"As a result, the neighbourhood was divided and the tenants encountered contradictory politics. The outcome of these struggles was disappointing… only a handful of tenants finally reclaimed their housing rights."
Some urban poor in the Tsuen Wan case study improved their housing conditions and in most cases, people received offers of some cash compensation. However, they still found it difficult to actually improve their housing conditions.
"On the face of it, it may appear they have received compensation, but in reality, these people have suffered from displacement in many ways, including the denial of the rights to housing.
Dr. Tang says his findings imply that Hong Kong is undergoing a new wave of redevelopment but unless the resulting contradictions and inequities are dealt with appropriately, the "space of hope for the urban poor remains slim."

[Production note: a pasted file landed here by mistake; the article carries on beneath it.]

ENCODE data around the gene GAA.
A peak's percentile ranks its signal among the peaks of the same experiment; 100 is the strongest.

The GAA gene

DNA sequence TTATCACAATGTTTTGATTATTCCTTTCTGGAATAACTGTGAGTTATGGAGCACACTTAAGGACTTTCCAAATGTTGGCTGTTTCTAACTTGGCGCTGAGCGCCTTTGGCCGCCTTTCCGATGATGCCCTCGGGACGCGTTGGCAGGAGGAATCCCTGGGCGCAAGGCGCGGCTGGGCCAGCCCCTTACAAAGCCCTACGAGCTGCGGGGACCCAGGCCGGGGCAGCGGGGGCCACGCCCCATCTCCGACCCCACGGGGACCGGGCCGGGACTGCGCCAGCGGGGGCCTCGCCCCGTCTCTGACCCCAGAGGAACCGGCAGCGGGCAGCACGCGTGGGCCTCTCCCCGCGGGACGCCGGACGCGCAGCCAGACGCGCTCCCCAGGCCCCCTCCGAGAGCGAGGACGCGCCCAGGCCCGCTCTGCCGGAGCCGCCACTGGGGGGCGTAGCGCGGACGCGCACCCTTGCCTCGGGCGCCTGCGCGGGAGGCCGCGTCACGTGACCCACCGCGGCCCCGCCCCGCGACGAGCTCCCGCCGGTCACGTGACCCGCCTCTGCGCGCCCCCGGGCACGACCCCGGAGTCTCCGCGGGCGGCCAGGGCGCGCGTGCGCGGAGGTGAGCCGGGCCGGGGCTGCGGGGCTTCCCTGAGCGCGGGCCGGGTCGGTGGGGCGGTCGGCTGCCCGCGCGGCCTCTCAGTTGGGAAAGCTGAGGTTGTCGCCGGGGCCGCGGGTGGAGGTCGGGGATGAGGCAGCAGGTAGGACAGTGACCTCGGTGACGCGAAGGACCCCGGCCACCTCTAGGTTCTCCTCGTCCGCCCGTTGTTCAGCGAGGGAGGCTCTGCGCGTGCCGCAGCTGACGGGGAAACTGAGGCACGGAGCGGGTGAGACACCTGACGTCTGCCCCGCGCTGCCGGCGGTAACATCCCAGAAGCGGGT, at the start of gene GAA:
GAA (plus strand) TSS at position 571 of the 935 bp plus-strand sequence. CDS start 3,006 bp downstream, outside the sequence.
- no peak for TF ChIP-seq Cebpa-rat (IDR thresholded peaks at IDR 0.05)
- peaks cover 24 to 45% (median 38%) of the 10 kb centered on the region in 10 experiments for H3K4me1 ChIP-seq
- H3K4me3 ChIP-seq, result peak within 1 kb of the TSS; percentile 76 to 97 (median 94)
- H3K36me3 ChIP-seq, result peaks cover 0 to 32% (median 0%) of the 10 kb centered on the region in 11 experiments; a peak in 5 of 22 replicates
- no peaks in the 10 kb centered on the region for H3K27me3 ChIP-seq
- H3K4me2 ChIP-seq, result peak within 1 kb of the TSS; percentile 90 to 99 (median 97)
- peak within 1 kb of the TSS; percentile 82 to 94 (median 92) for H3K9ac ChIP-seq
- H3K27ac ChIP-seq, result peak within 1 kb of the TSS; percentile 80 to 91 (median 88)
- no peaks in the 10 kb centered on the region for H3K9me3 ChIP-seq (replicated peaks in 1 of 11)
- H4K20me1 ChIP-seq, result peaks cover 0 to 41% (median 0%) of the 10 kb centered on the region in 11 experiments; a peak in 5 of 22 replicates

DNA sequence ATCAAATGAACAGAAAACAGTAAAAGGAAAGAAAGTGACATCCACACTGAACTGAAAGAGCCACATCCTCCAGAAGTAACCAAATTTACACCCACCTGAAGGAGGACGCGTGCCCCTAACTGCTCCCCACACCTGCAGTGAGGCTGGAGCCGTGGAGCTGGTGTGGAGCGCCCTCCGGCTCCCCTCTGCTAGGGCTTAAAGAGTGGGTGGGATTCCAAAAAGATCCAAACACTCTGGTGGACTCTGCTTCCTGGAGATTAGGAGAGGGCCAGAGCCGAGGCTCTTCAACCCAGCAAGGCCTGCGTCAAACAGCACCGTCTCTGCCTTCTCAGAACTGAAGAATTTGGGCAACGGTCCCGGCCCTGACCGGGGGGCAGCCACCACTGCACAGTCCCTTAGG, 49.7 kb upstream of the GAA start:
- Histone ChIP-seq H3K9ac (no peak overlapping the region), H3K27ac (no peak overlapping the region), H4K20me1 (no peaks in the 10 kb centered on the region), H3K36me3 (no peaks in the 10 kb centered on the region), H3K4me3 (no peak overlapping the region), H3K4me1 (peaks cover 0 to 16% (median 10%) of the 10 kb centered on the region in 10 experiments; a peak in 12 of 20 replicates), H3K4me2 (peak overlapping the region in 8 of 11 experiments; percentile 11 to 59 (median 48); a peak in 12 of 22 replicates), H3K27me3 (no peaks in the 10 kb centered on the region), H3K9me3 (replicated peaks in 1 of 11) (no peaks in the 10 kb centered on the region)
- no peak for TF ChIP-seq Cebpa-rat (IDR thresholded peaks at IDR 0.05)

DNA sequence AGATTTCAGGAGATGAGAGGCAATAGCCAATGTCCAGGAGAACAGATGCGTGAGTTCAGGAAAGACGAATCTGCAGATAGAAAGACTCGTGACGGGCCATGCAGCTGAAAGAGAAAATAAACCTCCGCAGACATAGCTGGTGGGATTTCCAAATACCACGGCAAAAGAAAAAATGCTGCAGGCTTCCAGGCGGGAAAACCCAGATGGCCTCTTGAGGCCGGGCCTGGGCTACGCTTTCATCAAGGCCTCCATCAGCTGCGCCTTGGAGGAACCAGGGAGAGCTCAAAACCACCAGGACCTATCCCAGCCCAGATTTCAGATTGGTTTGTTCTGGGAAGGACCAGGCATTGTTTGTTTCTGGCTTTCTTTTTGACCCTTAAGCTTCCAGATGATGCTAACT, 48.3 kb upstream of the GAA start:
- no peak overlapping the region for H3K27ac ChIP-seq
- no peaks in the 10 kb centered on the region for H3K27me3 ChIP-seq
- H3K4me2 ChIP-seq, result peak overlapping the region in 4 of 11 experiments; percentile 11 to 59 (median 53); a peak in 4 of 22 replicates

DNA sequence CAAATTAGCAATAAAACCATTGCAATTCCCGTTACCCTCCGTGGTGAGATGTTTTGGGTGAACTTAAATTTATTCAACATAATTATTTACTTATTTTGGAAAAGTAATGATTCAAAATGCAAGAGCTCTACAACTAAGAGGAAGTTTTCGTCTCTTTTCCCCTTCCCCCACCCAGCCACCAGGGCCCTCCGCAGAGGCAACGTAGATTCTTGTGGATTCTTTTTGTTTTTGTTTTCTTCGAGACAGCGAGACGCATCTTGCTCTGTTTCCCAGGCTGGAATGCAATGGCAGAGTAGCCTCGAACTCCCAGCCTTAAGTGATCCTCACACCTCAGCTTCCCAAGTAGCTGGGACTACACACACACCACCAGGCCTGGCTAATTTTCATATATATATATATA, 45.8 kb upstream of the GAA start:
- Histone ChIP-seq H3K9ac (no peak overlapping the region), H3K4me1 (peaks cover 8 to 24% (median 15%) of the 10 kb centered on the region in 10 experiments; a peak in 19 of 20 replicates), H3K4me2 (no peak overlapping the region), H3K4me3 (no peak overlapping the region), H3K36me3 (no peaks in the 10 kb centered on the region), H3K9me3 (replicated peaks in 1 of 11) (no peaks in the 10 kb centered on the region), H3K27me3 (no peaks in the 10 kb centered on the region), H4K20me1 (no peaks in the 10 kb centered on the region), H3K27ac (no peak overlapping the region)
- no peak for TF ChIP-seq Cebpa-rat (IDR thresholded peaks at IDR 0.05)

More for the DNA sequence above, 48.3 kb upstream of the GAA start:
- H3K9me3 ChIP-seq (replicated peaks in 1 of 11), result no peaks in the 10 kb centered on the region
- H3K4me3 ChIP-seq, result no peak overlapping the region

The answer, Dr. Tang says, is for Hong Kong to begin a broad spectrum debate on its urban future.
"We need to look at the present regime and decide whether this is the right way to go… or is there another way that will better ensure social justice and the rights of the city. Everyone here has the right to live and to live with civic pride. The urban poor have contributed to the city's prosperity; we need to recognise their contribution and the fact that they too have rights to our city."
Dr. Tang and his team are now assisting the Wanchai District Council to look at issues the Tsuen Wan study has raised.
Dr. Tang Wing Shing
Department of Geography
Hong Kong Baptist University